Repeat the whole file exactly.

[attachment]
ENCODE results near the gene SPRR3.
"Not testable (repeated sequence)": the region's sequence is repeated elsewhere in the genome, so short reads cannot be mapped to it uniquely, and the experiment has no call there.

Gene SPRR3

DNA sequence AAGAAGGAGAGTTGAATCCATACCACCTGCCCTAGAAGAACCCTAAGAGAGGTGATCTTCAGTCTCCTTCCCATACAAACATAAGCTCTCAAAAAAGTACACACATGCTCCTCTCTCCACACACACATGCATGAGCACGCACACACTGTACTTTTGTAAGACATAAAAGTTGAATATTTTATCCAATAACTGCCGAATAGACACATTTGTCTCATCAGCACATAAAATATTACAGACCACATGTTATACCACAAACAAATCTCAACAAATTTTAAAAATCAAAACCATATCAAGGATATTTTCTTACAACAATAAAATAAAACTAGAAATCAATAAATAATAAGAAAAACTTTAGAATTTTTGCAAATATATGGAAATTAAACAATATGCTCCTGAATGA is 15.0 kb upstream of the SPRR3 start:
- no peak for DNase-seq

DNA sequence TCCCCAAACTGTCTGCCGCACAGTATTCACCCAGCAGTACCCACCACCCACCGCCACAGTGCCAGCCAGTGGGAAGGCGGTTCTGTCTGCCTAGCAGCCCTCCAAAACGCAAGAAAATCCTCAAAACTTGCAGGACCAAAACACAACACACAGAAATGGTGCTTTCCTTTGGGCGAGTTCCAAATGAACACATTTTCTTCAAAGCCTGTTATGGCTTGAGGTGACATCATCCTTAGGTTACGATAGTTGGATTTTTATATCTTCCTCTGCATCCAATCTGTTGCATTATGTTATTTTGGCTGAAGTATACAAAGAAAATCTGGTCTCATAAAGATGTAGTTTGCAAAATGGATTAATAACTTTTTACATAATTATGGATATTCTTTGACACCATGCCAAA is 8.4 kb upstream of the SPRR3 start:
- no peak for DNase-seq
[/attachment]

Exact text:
ENCODE results near the gene SPRR3.
"Not testable (repeated sequence)": the region's sequence is repeated elsewhere in the genome, so short reads cannot be mapped to it uniquely, and the experiment has no call there.

Gene SPRR3

DNA sequence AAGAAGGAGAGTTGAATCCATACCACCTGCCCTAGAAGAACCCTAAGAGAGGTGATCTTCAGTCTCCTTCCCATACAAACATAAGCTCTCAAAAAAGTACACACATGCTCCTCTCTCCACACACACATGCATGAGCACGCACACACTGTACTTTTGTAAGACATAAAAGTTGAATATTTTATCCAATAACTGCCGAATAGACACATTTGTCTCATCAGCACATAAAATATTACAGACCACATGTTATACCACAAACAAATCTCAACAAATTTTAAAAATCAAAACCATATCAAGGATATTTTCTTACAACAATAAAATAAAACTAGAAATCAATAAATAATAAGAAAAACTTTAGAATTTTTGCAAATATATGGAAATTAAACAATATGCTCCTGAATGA is 15.0 kb upstream of the SPRR3 start:
- no peak for DNase-seq

DNA sequence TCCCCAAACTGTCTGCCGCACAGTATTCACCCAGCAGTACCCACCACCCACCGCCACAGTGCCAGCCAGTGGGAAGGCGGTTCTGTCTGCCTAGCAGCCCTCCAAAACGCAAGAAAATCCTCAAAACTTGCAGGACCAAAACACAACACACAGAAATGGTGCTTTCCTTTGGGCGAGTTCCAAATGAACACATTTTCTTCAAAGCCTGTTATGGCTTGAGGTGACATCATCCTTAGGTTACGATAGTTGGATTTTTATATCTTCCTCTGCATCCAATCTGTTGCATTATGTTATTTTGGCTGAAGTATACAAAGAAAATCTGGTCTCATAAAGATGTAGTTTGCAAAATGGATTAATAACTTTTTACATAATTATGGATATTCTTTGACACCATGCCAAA is 8.4 kb upstream of the SPRR3 start:
- no peak for DNase-seq